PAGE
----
[Edu-sig] High School Programming for Newbies

M Holthouse mholthouse at westwood.k12.ma.us
Sat Feb 26 16:04:27 CET 2005

Joe's email got me thinking about the difference between "programming" and 
"computer science" courses at the high school level.  I teach a one 
semester "Intro to Computer Science" elective, and then organize 
independent study programming projects for those who want to take the AP 
Java course the following year.

The CS course is loosely based on the Dale & Lewis "Computer Science 
Illuminated" text, and I like the approach of progressing through
   * binary data representation (since it ties in some of their useless 
math - 2^n, log base 2, etc),
   * digital logic (with Boolean algebra and building with modules),
   * simple computer architecture illustrated with a machine language 
   * assembly language with the PEP7 simulator introducing conditionals and 
very simple loops (which also touches on addressing and memory management),
   * C as a "higher level language" with data types and more complex looping
   * Python for "real programming", including primitive graphics with 
Zelle's package
...and then an overview operating systems, databases, networks, and AI

This is an elective targeted mostly at juniors, but due to our relatively 
small size (800 students) and various scheduling constraints, I get a 
variety of students, many of whom are not dying to learn this stuff.  Our 
goal is not to make them programmers in 20 weeks, but to give them a 
reasonable overview of the field so they can decide if they want to pursue 
(parts of) it more, and regardless of that make them more intelligent users 
of computers, better able to work with "computer people".  The mix of other 
topics also lets some of the kids who are not natural programmers get their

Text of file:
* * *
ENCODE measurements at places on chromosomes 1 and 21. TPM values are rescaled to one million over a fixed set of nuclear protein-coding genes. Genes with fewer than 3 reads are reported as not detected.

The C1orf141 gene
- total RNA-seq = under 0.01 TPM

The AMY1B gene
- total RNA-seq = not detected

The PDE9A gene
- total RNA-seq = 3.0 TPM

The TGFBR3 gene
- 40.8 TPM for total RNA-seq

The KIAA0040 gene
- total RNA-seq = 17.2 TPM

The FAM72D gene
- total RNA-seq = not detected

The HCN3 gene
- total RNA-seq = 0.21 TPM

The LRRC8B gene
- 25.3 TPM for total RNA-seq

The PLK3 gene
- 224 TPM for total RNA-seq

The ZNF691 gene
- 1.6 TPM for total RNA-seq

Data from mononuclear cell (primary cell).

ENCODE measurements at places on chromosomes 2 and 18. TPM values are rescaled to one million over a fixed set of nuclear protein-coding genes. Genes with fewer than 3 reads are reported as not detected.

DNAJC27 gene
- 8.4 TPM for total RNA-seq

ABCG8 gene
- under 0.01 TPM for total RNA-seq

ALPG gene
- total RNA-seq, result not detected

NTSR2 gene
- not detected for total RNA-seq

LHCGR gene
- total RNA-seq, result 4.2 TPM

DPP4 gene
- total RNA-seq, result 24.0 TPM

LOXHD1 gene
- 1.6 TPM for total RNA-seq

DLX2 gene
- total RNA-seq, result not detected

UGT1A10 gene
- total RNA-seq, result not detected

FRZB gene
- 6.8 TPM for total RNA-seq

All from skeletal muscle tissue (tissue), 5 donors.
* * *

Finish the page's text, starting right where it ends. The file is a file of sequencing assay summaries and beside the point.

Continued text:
legs under them before jumping into the programming deep end and feeling 
left behind.

Although not intentional, the progression of languages ends up being a real 
sales pitch for Python ("Wow, this is easy!"), and many of the 
programming-oriented students end up doing a final project with 
pygame.  I've had students who later had to deal with C++ tell me they were 
happy to have had the brief (~2 week) intro to C, and often those who end 
up taking a Java course appreciate having been exposed first to other 
languages so they're not intimidated by the rather cryptic magic overhead 
of Java.   Object-oriented purists object to this bottom-up approach, of 
course, but I find that the digital logic section where we build one bit 
adders and then replicate and assemble them to build 16-bit versions, and 
similarly, turn gobs of SR flip-flops into simple memories is a great way 
of introducing modularity and encapsulations, perhaps because it's less 
abstract than the top-down software focused approach.

There's more info up on my class web site 
westwood.k12.ma.us/~mholthouse;  I wonder if anyone has some experience 
with both approaches and has any experience to share?

-Mark Holthouse

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